# Proof that $R^{[1,4]}$ is infinite dimensional. Is it correct?

Let $$R^{[1,4]}$$ denote the set of all function $$f:[1,4] \to R$$. I was attempting to prove that $$R^{[1,4]}$$ is infinite dimensional using the following theorem. Can someone check if the proof is correct?

Theorem 1: A vector space $$V$$ is infinite dimensional if and only if there is a sequence of vectors $$v_1,v_2,. . .$$ such that for all $$m \in Z^+$$, $$v_1,. . .,v_m$$ is linearly independent.

The following is my attempt at proving that $$R^{[1,4]}$$ is infinite dimensional.

Proof: Let $$f_1,. . .,f_n$$ be a list of vectors in $$R^{[1,4]}$$ such that each function is defined as follows. $$f_j(x) = x^{j+1}$$.

Then the list $$f_1,. . .,f_n$$ is linearly independent. To see this, let $$a_1,. . .,a_n \in R$$. It suffices to show that $$f_j$$ is not in the span of the previous vectors $$f_1,. . .,f_{j-1}$$. Because $$x \in [1,4]$$ and is not a fixed number, $$a_1x^2 +. . .+a_{j-1}x^j \ne x^{j+1}$$. Every time we would have to pick a different set of scalars to make that equation true. And there is no single choice of scalars that makes this equation true.

Hence, we can have a linearly independent list of arbitrary length. By Theorem 1 we conclude that $$R^{[1,4]}$$ is infinite dimensional.

Is this proof correct?

• Why not invoke the fundamental theorem of algebra? If $a_1f_1+\dots+a_jf_j-f_{j+1}=0$, then all the coefficients are zero. Contradiction. Commented Jul 9, 2022 at 8:51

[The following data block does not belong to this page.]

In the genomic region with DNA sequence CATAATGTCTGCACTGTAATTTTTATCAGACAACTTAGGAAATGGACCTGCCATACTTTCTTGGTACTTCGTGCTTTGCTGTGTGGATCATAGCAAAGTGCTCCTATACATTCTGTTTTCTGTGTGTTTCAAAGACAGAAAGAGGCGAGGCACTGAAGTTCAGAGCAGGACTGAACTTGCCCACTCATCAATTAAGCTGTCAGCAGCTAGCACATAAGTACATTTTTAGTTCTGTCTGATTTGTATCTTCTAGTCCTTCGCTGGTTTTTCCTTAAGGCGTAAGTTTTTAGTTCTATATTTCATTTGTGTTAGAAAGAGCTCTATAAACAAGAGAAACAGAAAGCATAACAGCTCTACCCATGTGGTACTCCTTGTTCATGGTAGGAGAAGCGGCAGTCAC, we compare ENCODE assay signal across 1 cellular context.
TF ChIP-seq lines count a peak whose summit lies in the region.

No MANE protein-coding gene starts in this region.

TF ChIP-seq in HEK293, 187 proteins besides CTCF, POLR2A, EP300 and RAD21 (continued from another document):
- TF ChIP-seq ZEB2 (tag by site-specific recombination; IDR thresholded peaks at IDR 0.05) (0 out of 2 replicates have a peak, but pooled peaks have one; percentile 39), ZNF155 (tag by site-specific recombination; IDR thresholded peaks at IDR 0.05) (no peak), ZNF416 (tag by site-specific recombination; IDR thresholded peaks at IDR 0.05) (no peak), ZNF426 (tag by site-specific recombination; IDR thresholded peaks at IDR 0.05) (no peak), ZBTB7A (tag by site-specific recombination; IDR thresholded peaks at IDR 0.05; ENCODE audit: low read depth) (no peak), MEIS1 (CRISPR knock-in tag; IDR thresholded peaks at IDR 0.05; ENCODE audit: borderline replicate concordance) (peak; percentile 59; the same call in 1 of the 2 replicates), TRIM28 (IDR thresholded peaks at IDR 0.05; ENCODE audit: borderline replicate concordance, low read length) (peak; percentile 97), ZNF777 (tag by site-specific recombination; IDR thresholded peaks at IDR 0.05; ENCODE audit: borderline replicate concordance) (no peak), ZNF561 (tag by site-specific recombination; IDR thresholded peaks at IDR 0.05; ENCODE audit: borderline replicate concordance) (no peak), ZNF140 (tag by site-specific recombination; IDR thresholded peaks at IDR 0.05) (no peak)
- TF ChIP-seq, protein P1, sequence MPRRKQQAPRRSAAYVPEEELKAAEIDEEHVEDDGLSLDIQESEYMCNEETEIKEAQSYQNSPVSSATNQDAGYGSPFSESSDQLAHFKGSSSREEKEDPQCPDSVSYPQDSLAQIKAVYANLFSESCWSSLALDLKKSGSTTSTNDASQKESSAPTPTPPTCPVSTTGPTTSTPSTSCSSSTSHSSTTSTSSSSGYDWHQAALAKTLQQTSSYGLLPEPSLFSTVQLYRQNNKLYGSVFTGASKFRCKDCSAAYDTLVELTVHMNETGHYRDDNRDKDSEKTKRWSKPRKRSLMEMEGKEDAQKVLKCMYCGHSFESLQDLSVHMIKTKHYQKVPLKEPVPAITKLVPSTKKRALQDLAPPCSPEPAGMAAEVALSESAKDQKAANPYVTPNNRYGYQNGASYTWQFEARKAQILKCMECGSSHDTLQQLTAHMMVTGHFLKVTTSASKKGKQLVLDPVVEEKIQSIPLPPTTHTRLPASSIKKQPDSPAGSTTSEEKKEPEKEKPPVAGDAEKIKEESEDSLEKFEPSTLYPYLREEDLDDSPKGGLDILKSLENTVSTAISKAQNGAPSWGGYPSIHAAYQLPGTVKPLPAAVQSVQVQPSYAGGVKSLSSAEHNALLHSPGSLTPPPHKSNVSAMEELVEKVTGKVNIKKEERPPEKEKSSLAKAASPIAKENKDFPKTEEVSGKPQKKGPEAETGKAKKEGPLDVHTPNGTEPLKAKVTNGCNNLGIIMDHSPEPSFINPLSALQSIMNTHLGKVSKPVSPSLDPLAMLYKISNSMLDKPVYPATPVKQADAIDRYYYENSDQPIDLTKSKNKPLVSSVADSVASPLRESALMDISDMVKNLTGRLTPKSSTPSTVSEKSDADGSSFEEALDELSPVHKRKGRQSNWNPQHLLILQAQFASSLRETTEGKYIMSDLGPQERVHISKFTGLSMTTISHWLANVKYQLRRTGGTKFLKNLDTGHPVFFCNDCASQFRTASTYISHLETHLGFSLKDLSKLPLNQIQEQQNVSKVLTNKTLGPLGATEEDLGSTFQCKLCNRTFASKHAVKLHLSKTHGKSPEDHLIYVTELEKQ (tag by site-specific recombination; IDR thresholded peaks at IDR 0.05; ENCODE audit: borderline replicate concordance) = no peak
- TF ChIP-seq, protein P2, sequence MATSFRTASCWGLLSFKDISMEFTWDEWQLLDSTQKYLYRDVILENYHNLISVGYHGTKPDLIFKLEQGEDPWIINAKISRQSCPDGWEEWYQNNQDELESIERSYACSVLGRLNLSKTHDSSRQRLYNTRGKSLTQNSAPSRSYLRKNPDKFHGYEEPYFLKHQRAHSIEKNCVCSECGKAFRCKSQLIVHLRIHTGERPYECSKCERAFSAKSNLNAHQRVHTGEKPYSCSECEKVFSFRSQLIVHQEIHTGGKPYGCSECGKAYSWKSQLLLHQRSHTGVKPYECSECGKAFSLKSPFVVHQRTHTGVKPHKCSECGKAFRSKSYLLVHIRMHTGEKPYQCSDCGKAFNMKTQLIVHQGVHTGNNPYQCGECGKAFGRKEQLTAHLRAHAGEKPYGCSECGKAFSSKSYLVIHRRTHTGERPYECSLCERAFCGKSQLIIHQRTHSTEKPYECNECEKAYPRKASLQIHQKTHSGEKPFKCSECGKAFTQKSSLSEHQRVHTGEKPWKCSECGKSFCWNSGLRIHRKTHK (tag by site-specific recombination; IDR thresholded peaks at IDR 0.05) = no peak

• Actually you don't need FTA, just the factor theorem. I added it as an answer. Commented Jul 9, 2022 at 9:01

Writing “Every time we would have to pick a different set of scalars to make that equation true. And there is no single choice of scalars that makes this equation true.” doesn't seem to be a good justification.

You can start from the equality$$x^{j+1}=a_1x^2+\cdots+a_{j-1}x^j$$and differentiate both sides $$j+1$$ times. The LHS becomes a non-zero number, whereas the RHS becomes $$0$$.

• Thanks a lot. That’s a great solution! Yeah I was feeling that those sentences don’t justify the argument. Commented Jul 9, 2022 at 8:50

By the factor theorem, often included as part of the fundamental theorem of algebra, an $$n$$-th degree polynomial can have at most $$n$$ roots.

Since your polynomial would have infinitely many roots, all the coefficients have to be zero.

• That’s also a great solution. Thanks a lot. Commented Jul 9, 2022 at 9:01
• Thank you. You got most of it. Commented Jul 9, 2022 at 9:02

Yes. $$U=\Bbb{R}^{[0,1]}$$ is an infinite dimensional vector space over $$\Bbb{R}$$. Infact $$\dim(\Bbb{R}^{[0, 1]})\ge \mathfrak{c}$$.

For a vector space $$V$$ over $$F$$ , $$|V|=|F|^{\dim(V) }$$

$$|\Bbb{N}|=\mathfrak{a}$$

$$|[0,1]|=|\Bbb{R}|=2^{\mathfrak{a}}=\mathfrak{c}$$

$$|\Bbb{R}^{[0,1]}|=\mathfrak{c}^{\mathfrak{c}}=(2^{\mathfrak{a}})^{\mathfrak{c}}=2^{\mathfrak{c}}$$

From $$|\Bbb{R}^{[0,1]}|=|\Bbb{R}|^{\dim(U)}$$ , we have

$$2^{\mathfrak{c}}=\mathfrak{c}^{\dim(U) }$$

This shows that $$\dim(U) \ge \mathfrak{c}$$

Hence $$\dim(U) =\dim(\Bbb{R}^{[0,1]})$$ is uncountable.

Note: $$|A|:=$$ cardinality of $$A$$

• Infact $\dim(\Bbb{R}^{[0, 1]}) =\mathfrak{c}$. Commented Jul 9, 2022 at 9:58